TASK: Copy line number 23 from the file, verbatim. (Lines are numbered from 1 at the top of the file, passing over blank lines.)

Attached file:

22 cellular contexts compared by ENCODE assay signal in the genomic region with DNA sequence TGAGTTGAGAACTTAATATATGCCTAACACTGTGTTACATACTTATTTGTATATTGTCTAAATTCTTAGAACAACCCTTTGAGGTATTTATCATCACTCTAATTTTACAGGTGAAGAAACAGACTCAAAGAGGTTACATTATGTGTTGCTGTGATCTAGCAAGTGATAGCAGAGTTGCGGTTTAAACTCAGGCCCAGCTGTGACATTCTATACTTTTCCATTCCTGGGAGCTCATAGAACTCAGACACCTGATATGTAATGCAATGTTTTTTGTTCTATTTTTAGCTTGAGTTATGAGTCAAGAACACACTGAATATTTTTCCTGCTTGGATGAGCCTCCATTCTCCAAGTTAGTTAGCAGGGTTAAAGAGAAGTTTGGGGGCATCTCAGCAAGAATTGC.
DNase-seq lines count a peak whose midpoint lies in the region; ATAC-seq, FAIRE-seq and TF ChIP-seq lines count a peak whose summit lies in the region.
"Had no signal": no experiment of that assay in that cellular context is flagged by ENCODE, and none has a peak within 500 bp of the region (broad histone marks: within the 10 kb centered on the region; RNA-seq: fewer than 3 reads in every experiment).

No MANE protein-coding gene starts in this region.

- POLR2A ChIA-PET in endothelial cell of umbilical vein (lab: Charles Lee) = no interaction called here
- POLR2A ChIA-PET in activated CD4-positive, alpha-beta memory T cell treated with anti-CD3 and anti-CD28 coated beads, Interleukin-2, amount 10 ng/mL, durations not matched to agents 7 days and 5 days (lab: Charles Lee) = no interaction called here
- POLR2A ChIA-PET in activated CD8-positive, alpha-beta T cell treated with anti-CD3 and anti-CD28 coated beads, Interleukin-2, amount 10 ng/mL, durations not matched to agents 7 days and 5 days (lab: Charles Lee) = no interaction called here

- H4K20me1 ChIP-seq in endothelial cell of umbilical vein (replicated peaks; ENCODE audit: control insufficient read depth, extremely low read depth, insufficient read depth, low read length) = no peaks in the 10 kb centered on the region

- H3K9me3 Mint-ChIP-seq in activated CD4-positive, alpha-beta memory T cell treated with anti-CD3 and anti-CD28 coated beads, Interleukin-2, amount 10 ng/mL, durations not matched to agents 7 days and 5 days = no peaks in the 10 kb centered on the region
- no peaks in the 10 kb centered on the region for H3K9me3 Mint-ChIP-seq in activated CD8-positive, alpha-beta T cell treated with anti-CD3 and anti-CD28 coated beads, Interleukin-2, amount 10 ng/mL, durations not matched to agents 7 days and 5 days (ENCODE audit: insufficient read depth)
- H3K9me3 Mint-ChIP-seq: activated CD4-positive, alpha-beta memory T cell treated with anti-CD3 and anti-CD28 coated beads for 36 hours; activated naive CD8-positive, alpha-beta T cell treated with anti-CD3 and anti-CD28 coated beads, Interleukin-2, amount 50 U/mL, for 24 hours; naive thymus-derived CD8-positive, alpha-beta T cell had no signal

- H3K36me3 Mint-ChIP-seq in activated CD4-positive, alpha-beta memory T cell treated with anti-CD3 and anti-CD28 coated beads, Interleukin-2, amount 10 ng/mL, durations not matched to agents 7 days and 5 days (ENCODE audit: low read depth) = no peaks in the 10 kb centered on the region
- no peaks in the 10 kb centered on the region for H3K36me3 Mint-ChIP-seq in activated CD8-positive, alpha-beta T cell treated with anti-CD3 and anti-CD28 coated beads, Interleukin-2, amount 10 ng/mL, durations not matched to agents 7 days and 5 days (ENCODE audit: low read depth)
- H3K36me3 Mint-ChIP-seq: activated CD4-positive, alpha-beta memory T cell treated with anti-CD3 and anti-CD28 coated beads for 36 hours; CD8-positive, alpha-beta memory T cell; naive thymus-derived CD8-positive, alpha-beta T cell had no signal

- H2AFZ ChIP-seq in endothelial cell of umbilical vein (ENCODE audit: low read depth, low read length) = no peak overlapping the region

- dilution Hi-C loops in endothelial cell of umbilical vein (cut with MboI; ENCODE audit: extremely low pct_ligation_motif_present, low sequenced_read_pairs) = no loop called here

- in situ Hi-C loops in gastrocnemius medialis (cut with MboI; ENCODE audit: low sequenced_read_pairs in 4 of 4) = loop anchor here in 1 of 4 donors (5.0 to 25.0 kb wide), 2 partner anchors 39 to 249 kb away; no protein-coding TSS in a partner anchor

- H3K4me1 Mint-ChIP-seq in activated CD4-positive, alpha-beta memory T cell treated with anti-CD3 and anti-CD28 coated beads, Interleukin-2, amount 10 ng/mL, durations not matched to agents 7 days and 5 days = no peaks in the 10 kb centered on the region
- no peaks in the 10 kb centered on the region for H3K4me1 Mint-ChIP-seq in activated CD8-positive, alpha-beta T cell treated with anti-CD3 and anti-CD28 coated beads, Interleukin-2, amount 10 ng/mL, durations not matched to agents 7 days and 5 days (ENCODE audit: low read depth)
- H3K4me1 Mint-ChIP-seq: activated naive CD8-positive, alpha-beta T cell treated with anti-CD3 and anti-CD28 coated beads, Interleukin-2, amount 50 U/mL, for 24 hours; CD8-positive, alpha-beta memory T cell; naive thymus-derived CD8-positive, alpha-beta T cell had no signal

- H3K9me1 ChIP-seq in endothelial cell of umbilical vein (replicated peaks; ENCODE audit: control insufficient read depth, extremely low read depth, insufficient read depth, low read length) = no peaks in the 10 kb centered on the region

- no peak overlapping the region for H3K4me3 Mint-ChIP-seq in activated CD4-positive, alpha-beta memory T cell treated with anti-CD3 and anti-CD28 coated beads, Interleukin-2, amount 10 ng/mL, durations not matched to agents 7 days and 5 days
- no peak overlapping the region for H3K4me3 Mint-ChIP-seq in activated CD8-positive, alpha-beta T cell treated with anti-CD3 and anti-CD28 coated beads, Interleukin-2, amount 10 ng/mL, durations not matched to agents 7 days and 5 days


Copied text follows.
- no peak overlapping the region for H3K4me3 Mint-ChIP-seq in activated CD8-positive, alpha-beta T cell treated with anti-CD3 and anti-CD28 coated beads, Interleukin-2, amount 10 ng/mL, durations not matched to agents 7 days and 5 days